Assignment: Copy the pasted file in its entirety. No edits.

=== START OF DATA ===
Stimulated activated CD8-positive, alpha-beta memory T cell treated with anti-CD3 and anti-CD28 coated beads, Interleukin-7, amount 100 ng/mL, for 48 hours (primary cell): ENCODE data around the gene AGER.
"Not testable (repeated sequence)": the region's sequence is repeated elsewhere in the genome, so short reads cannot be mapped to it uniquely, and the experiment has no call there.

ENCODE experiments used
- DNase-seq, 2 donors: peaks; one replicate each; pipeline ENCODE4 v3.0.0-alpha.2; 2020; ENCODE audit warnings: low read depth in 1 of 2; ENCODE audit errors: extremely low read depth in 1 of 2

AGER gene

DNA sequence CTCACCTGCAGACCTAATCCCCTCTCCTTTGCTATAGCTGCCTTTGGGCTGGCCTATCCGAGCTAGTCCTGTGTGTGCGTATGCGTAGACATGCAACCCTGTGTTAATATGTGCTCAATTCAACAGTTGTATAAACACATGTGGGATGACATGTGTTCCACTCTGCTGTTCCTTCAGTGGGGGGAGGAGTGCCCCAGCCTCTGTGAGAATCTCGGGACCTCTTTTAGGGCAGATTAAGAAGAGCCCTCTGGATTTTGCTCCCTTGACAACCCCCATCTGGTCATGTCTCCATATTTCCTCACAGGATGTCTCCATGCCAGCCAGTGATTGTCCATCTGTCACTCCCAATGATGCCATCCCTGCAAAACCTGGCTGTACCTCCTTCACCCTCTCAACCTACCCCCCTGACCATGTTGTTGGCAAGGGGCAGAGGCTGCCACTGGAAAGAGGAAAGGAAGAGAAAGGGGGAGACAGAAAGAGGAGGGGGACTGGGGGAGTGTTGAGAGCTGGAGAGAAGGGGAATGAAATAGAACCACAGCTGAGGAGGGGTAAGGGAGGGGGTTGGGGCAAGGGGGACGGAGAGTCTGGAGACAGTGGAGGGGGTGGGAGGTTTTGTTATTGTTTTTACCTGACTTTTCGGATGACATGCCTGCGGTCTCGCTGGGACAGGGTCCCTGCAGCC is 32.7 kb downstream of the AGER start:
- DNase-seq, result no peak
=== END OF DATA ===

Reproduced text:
Stimulated activated CD8-positive, alpha-beta memory T cell treated with anti-CD3 and anti-CD28 coated beads, Interleukin-7, amount 100 ng/mL, for 48 hours (primary cell): ENCODE data around the gene AGER.
"Not testable (repeated sequence)": the region's sequence is repeated elsewhere in the genome, so short reads cannot be mapped to it uniquely, and the experiment has no call there.

ENCODE experiments used
- DNase-seq, 2 donors: peaks; one replicate each; pipeline ENCODE4 v3.0.0-alpha.2; 2020; ENCODE audit warnings: low read depth in 1 of 2; ENCODE audit errors: extremely low read depth in 1 of 2

AGER gene

DNA sequence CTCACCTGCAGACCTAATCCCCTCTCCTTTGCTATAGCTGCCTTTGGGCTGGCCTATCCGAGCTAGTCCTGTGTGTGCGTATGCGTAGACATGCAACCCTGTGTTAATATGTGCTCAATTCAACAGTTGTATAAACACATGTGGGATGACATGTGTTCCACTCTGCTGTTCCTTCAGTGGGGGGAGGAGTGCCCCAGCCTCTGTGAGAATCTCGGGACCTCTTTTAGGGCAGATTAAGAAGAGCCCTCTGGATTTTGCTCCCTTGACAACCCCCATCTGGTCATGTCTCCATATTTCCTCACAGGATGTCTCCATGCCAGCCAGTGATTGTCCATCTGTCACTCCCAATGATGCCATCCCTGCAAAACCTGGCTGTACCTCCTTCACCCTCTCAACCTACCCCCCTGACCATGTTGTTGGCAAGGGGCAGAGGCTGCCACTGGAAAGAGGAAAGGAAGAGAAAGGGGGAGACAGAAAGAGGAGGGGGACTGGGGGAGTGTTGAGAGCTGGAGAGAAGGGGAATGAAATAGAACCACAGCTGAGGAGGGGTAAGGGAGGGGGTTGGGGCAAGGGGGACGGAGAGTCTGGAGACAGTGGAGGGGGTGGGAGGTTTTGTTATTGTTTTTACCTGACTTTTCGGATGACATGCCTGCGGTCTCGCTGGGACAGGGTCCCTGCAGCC is 32.7 kb downstream of the AGER start:
- DNase-seq, result no peak